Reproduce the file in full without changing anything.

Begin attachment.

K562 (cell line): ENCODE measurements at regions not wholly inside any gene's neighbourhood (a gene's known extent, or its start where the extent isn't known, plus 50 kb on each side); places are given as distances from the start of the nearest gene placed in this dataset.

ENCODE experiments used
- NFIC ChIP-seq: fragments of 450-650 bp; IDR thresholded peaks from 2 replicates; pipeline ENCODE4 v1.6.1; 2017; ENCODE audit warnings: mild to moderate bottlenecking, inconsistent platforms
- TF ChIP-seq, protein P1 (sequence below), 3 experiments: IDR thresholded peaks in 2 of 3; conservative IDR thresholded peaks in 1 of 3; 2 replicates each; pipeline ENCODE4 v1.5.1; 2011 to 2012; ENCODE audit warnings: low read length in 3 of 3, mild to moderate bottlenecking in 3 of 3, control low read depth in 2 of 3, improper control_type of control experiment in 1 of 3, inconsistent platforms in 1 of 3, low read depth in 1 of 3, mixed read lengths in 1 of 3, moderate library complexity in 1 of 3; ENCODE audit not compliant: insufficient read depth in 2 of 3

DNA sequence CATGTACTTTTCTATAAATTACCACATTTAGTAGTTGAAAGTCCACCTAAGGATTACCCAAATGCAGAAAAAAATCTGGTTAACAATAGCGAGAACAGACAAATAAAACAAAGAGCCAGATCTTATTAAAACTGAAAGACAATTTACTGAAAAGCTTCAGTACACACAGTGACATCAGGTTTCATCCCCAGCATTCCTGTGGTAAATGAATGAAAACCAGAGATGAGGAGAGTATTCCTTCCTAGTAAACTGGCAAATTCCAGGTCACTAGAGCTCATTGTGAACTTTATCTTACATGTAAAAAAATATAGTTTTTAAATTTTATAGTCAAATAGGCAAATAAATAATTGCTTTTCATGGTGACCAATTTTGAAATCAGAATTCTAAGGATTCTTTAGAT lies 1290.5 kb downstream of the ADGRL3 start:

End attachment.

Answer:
K562 (cell line): ENCODE measurements at regions not wholly inside any gene's neighbourhood (a gene's known extent, or its start where the extent isn't known, plus 50 kb on each side); places are given as distances from the start of the nearest gene placed in this dataset.

ENCODE experiments used
- NFIC ChIP-seq: fragments of 450-650 bp; IDR thresholded peaks from 2 replicates; pipeline ENCODE4 v1.6.1; 2017; ENCODE audit warnings: mild to moderate bottlenecking, inconsistent platforms
- TF ChIP-seq, protein P1 (sequence below), 3 experiments: IDR thresholded peaks in 2 of 3; conservative IDR thresholded peaks in 1 of 3; 2 replicates each; pipeline ENCODE4 v1.5.1; 2011 to 2012; ENCODE audit warnings: low read length in 3 of 3, mild to moderate bottlenecking in 3 of 3, control low read depth in 2 of 3, improper control_type of control experiment in 1 of 3, inconsistent platforms in 1 of 3, low read depth in 1 of 3, mixed read lengths in 1 of 3, moderate library complexity in 1 of 3; ENCODE audit not compliant: insufficient read depth in 2 of 3

DNA sequence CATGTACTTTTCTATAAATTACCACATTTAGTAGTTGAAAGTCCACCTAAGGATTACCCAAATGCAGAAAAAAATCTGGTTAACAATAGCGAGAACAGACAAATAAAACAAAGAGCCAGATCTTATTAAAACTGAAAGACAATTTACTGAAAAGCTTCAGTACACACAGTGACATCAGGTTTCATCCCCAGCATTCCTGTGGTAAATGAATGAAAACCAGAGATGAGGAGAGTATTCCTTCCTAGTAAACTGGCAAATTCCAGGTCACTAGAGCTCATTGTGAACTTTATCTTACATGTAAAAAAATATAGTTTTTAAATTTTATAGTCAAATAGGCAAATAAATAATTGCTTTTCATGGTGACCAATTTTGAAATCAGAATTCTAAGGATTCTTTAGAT lies 1290.5 kb downstream of the ADGRL3 start: